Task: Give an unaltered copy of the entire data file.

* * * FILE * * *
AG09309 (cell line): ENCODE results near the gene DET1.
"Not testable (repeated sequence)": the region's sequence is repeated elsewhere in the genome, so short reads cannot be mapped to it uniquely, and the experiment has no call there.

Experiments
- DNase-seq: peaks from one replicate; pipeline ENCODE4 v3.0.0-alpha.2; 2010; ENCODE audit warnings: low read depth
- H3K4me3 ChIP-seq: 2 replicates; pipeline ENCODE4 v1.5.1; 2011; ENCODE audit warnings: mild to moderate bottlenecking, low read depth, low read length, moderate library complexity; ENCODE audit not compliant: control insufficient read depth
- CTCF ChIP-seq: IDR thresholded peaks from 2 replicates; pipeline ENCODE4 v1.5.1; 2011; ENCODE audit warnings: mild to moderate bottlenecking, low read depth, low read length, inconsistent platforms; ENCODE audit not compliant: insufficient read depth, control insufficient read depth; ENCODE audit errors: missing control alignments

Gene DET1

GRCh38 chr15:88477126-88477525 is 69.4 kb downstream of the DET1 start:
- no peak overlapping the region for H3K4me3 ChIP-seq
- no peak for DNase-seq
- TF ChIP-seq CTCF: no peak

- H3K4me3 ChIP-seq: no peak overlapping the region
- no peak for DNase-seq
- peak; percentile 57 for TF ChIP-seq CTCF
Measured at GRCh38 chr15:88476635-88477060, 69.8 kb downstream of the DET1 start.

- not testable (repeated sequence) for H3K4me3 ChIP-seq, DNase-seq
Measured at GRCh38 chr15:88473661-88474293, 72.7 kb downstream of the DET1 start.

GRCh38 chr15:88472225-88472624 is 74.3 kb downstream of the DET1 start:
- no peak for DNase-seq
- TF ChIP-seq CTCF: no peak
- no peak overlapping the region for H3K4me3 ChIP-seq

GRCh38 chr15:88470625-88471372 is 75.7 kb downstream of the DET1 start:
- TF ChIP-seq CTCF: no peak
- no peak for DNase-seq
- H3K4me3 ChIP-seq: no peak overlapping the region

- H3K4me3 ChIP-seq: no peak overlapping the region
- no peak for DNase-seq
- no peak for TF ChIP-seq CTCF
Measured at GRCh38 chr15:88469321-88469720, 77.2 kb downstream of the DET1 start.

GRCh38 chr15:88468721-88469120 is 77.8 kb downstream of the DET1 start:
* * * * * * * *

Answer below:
AG09309 (cell line): ENCODE results near the gene DET1.
"Not testable (repeated sequence)": the region's sequence is repeated elsewhere in the genome, so short reads cannot be mapped to it uniquely, and the experiment has no call there.

Experiments
- DNase-seq: peaks from one replicate; pipeline ENCODE4 v3.0.0-alpha.2; 2010; ENCODE audit warnings: low read depth
- H3K4me3 ChIP-seq: 2 replicates; pipeline ENCODE4 v1.5.1; 2011; ENCODE audit warnings: mild to moderate bottlenecking, low read depth, low read length, moderate library complexity; ENCODE audit not compliant: control insufficient read depth
- CTCF ChIP-seq: IDR thresholded peaks from 2 replicates; pipeline ENCODE4 v1.5.1; 2011; ENCODE audit warnings: mild to moderate bottlenecking, low read depth, low read length, inconsistent platforms; ENCODE audit not compliant: insufficient read depth, control insufficient read depth; ENCODE audit errors: missing control alignments

Gene DET1

GRCh38 chr15:88477126-88477525 is 69.4 kb downstream of the DET1 start:
- no peak overlapping the region for H3K4me3 ChIP-seq
- no peak for DNase-seq
- TF ChIP-seq CTCF: no peak

- H3K4me3 ChIP-seq: no peak overlapping the region
- no peak for DNase-seq
- peak; percentile 57 for TF ChIP-seq CTCF
Measured at GRCh38 chr15:88476635-88477060, 69.8 kb downstream of the DET1 start.

- not testable (repeated sequence) for H3K4me3 ChIP-seq, DNase-seq
Measured at GRCh38 chr15:88473661-88474293, 72.7 kb downstream of the DET1 start.

GRCh38 chr15:88472225-88472624 is 74.3 kb downstream of the DET1 start:
- no peak for DNase-seq
- TF ChIP-seq CTCF: no peak
- no peak overlapping the region for H3K4me3 ChIP-seq

GRCh38 chr15:88470625-88471372 is 75.7 kb downstream of the DET1 start:
- TF ChIP-seq CTCF: no peak
- no peak for DNase-seq
- H3K4me3 ChIP-seq: no peak overlapping the region

- H3K4me3 ChIP-seq: no peak overlapping the region
- no peak for DNase-seq
- no peak for TF ChIP-seq CTCF
Measured at GRCh38 chr15:88469321-88469720, 77.2 kb downstream of the DET1 start.

GRCh38 chr15:88468721-88469120 is 77.8 kb downstream of the DET1 start: